I will defiantly update this thread with my findings and pictures! Here is the video of the knock although it may be difficult to hear unfortunately. Thank you ericfrompa for your help on the connection rod. I did not know about that oil hole and will check to see if it is on the right side. Although if its not the crank is probably worn still. If it is a rod knock I will replace the connection rod with a .10 undersized and have the crankshaft machined to match .10 under. I will update this thread with my findings. Thanks for your help! Link for tractor knock
 

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I will defiantly update this thread with my findings and pictures! Here is the video of the knock although it may be difficult to hear unfortunately. Thank you ericfrompa for your help on the connection rod. I did not know about that oil hole and will check to see if it is on the right side. Although if its not the crank is probably worn still. If it is a rod knock I will replace the connection rod with a .10 undersized and have the crankshaft machined to match .10 under. I will update this thread with my findings. Thanks for your help! Link for tractor knock
Definitely a rod knock. Good luck 👍
 
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Or the coil is loose and is whacking the magnet. Or the flywheel is loose. Seen both of those happen on a couple engines and both sound like a slight rod knock. Check all of the stupid simple things 1st before taking the engine back apart. Engine sounds smooth and healthy other than that.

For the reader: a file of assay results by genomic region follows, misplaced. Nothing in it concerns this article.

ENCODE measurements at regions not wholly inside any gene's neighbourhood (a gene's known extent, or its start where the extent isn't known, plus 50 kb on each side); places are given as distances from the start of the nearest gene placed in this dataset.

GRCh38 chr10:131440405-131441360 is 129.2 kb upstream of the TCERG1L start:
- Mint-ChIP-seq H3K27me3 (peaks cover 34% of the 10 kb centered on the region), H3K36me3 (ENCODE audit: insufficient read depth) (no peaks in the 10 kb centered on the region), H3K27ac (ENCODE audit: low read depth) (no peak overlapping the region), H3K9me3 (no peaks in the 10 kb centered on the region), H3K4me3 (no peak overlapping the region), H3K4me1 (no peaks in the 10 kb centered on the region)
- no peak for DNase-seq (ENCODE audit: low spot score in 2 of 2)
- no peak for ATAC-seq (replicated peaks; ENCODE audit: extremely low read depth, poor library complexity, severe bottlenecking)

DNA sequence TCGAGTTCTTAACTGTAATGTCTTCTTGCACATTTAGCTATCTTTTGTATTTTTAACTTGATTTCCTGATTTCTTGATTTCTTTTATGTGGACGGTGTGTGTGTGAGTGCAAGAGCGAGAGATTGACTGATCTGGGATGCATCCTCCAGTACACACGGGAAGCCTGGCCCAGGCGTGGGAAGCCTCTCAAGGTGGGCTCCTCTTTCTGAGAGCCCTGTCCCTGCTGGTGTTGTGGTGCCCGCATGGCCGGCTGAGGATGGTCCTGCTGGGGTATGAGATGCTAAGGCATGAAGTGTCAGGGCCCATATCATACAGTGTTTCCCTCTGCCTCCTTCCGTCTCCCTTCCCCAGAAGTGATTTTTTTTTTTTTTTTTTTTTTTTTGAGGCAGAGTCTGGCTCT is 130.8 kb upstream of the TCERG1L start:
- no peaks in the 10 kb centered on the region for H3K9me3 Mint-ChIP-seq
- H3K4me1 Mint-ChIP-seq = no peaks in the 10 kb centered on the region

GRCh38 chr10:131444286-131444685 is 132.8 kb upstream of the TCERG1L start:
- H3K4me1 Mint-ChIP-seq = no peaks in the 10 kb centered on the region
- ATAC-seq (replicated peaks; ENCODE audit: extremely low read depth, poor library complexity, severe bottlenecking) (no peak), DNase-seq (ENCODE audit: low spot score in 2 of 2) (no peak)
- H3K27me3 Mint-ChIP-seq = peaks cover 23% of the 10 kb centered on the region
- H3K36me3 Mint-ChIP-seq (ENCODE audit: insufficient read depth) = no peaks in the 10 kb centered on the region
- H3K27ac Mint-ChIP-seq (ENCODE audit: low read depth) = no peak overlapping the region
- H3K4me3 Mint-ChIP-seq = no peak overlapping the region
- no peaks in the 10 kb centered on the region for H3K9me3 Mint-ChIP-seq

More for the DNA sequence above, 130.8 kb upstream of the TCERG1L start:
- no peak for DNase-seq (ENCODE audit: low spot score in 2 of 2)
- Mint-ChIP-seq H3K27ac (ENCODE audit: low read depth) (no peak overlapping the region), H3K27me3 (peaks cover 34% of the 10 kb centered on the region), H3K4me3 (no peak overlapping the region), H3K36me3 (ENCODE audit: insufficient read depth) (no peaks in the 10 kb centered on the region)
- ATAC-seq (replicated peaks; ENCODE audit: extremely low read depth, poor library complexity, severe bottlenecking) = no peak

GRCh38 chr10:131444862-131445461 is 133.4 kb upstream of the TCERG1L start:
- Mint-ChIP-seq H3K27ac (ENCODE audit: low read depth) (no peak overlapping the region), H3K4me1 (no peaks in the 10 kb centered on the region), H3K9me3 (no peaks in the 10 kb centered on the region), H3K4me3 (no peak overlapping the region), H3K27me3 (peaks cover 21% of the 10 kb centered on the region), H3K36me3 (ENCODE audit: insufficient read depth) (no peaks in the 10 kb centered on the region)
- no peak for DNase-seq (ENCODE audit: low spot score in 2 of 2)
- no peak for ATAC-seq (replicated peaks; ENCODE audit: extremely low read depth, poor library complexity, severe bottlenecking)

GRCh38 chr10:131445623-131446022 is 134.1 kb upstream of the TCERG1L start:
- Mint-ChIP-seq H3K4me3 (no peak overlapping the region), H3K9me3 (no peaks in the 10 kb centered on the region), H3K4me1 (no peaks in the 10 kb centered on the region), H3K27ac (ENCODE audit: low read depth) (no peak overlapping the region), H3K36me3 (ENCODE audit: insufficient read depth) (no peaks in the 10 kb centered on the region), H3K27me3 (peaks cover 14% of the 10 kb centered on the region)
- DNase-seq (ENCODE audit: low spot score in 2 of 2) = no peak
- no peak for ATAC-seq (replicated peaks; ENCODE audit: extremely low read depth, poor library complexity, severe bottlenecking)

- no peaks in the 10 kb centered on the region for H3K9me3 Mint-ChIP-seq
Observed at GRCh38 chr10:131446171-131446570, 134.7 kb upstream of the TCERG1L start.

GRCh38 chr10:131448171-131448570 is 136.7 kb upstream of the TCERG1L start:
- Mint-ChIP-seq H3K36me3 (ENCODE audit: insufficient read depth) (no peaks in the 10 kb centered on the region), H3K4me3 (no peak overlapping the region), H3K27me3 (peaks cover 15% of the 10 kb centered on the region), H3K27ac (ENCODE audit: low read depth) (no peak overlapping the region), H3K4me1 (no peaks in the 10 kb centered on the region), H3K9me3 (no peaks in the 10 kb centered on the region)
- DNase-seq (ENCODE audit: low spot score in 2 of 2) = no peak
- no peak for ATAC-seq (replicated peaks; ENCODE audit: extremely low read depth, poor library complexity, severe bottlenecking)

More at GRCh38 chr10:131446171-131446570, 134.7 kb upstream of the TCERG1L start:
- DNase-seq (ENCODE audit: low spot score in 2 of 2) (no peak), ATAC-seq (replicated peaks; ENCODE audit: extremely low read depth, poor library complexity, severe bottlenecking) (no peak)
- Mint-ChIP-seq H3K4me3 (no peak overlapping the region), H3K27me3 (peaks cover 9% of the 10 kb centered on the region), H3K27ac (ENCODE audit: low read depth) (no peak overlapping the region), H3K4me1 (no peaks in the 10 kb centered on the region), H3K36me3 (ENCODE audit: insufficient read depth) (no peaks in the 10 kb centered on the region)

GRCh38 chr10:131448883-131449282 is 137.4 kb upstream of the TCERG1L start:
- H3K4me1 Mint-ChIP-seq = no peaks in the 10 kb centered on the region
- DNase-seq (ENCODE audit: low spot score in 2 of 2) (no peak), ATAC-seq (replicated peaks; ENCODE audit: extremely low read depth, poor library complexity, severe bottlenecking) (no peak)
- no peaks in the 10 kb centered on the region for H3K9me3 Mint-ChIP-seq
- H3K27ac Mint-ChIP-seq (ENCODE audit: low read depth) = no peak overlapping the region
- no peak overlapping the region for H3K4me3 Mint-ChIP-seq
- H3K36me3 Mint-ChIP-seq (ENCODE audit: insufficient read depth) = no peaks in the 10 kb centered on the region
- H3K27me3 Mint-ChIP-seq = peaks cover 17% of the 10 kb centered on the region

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Discussion Starter · #9 ·
Uh oh I looked inside and checked the bore and pistons this is what I found. I do not think this much wear should be there. What do you think. I am not able to see if the rod is bad because it is so slightly worn that I am not able to see or feel it. Also ericfrompa you were correct the reason there was a rod knock was because the rod was installed with the hole facing away from the cam shaft. I just can't see the wear. There is also a tiny amount of slop between the cam gear and crankshaft gear is that an issue? I do not know how bad this wear is on the piston and cylinder, but maybe you can tell me thanks! Drinkware Wood Jewellery Tableware Kitchen utensil
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It's ok if the cam has a tiny bit of movement between the gears.Most all small engines do. If they were tight, when the engine heats up it could bind up and break something.

Ouch. Rod is probibly hurt. Is it slightly discolored on the big end? You should be able to see a few tiny spots on the Rod journal where the aluminum overheated and started to peal and stick to the crank journal especially around the oil hole on the rod. Lucky you took it apart before the aluminum rod galled fast to the crank journal and blew up.